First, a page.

Jordan MacDonald and Nicholas Provenza shared a close friendship. They also both used heroin, to which Provenza was addicted, according to his defense attorney.

So when MacDonald asked his friend to bring him some heroin on Oct. 5, 2012, Provenza agreed, according to Fairview Township Police.

It was the last thing Provenza did for his friend.

MacDonald, 22, of Chestnut Way in Fairview Township, died that day of opiate toxicity, according to the York County Coroner's Office.

Seven months later, police charged Provenza with the first-degree felony of drug delivery resulting in death.

Now 23, Provenza, of 10 Marshall Drive in Camp Hill, appeared in York County Court on Monday, where he pleaded guilty to the charge as part of a negotiated plea agreement, court records state.

Jordan MacDonald died of a heroin overdose.
Jordan MacDonald died of a heroin overdose.

Prison ordered: He was sentenced to 10 years of intensive probation, with the first 11-1/2 months in York County Prison, records state. He must report to the prison on July 2 and is eligible for the prison's outmate work-release program, records state.

Provenza also must undergo a drug and alcohol evaluation, attend classes that stress the impact of crime on victims, complete a program to help him make better choices and -- if he doesn't have a job -- perform 20 hours of community service.

He also must pay restitution to his friend's family. The amount has not yet been determined but likely will be about $4,000, according to public defender Joshua Neiderhiser, who represents Provenza.


'Best friends': "He and Jordan were best friends for (about) 13 years," Neiderhiser said, adding his client didn't deliver heroin to MacDonald to make money.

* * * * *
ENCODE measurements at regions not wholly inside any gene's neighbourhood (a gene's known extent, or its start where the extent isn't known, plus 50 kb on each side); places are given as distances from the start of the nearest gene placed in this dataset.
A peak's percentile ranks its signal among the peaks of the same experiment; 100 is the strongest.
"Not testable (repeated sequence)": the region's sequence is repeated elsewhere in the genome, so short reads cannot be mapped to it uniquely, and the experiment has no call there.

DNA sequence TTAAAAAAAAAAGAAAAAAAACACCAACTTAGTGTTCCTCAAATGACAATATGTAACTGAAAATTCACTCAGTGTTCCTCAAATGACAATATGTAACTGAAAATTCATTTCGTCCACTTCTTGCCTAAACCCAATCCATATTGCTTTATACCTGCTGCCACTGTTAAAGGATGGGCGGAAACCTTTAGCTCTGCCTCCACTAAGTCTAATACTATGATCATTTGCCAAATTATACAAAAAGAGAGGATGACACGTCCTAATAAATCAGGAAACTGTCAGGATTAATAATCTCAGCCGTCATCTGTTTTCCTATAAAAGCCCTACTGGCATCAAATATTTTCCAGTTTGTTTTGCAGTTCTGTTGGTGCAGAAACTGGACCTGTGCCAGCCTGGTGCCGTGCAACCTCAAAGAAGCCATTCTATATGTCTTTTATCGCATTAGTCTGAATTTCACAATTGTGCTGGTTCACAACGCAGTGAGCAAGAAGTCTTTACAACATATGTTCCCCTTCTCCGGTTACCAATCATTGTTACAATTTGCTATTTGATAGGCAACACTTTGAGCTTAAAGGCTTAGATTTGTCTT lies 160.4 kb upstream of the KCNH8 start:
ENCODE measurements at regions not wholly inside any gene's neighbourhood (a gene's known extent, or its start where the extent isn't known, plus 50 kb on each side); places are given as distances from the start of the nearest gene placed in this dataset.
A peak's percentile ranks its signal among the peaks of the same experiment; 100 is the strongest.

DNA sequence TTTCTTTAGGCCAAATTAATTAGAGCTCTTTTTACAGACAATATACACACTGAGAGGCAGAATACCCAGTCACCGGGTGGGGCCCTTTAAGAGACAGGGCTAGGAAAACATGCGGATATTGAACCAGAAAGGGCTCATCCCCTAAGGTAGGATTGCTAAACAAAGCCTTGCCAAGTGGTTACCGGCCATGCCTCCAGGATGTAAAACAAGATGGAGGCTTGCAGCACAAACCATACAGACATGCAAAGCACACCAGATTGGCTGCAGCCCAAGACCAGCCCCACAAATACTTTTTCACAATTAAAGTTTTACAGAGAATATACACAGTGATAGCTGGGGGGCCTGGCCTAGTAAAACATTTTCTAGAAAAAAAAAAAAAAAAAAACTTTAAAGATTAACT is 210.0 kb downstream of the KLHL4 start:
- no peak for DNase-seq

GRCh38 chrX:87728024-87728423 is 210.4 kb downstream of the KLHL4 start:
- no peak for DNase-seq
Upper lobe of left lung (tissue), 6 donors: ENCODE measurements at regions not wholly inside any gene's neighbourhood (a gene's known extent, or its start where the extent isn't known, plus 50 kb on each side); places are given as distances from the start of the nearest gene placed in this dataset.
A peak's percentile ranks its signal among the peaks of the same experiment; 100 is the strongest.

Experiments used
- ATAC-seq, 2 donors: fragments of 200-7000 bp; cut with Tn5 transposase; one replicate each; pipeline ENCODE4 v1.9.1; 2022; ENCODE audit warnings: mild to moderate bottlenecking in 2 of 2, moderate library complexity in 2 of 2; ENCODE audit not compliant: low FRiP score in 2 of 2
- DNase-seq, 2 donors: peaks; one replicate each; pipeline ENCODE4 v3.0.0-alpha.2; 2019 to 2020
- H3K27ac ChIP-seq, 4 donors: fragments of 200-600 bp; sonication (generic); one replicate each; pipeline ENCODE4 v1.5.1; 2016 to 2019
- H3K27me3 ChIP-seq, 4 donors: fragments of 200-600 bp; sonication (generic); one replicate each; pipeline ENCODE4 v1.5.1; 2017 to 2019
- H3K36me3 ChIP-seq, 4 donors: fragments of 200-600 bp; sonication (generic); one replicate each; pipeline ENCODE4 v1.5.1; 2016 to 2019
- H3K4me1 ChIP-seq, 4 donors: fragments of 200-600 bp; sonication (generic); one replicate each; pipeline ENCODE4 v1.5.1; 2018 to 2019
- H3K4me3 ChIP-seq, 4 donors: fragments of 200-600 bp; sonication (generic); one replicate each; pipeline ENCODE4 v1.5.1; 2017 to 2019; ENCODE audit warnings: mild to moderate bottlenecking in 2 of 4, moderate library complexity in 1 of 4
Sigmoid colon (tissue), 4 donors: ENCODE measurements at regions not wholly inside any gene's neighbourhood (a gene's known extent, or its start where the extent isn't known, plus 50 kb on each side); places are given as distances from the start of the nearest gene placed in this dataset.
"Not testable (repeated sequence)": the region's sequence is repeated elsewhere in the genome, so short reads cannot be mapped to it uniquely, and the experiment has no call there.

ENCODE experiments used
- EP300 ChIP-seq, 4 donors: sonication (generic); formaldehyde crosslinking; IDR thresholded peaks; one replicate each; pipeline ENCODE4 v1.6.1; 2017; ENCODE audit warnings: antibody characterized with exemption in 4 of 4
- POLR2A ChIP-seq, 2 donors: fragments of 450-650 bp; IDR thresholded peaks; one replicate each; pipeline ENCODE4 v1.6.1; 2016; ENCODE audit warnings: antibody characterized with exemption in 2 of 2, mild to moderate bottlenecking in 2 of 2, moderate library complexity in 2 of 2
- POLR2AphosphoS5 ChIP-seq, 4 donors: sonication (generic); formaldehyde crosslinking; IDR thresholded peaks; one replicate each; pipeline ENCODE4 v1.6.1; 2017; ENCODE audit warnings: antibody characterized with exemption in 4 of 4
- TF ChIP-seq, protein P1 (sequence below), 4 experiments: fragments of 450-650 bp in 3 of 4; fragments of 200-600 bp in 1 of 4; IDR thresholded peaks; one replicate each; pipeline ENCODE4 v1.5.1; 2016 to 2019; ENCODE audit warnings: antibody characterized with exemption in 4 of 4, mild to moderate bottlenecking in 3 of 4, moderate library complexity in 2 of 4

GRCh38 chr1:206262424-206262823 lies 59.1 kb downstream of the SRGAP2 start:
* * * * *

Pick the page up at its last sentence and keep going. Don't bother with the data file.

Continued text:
"This was his buddy asking for heroin, so he brought some over," the attorney said.

Like most heroin, the kind Provenza gave to MacDonald carried a "brand name," according to documents filed by police.

The empty glassine heroin bags found in the victim's room immediately after his death were stamped "Dream Chaser," police said, and Provenza told police it was his recollection the bags either were stamped with that name or with the name "Ready to Die."

Before Provenza's guilty-plea hearing began Monday morning, he spoke with the victim's mother, according to Neiderhiser.

Tears in court: "They shared an embrace and some words," he said, adding Provenza "was in tears" in court.

Mary MacDonald said she was pleased with the sentence Provenza received.

"I was pushing for that from the beginning," she said. "I don't believe rehabilitation occurs in prison."

Mary MacDonald said she loves Provenza and hopes he sees his punishment as an opportunity to help others.

"I hope he will embrace that," she said. "He would never have intentionally hurt my son."

MacDonald's death was a wake-up call to Provenza, according to his attorney.

Off heroin: "He's been clean since the incident," Neiderhiser said. "He went through a six-month heroin-addiction treatment and completed that. ... He's looking forward to doing intensive outpatient treatment."

Chief deputy prosecutor David Sunday, who handled the case along with deputy prosecutor Jennifer Smith, said in an emailed statement that Provenza's punishment was well-crafted.

"This sentence holds the defendant responsible while at the same time providing much needed intense supervision and treatment," Sunday wrote. "We hope that this terribly sad situation serves as a warning to others."

'Tremendous' increase: York County District Attorney Tom Kearney has said he doesn't intend to prosecute every person who shares heroin with a victim who fatally overdoses.

"What I am interested in is pursuing people who are supplying heroin that kills people," he said. "We're seeing a tremendous increase (in the number of fatal heroin ODs) and we have to do something about it."

Court documents allege police found evidence on Provenza's phone that he was supplying others with drugs as well.

The numbers: The number of heroin overdose deaths nationwide has increased 45 percent from 2006 to 2010, according to the White House Office of National Drug Control Policy.

One reason for the rise appears to be the increase in popularity of abusing prescription opiates, such as OxyContin, Kearney has said. When addicts can no longer afford prescription pills, heroin in a cheaper alternative.

There are now more confirmed heroin-related deaths in York County so far in 2014 than there were in all of 2013, according to the district attorney.

— Reach Liz Evans Scolforo at